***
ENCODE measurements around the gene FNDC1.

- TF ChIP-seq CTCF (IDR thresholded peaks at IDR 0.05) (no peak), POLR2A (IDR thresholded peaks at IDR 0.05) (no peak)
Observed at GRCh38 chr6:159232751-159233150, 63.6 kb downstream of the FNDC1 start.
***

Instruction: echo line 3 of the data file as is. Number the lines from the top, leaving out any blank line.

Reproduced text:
Observed at GRCh38 chr6:159232751-159233150, 63.6 kb downstream of the FNDC1 start.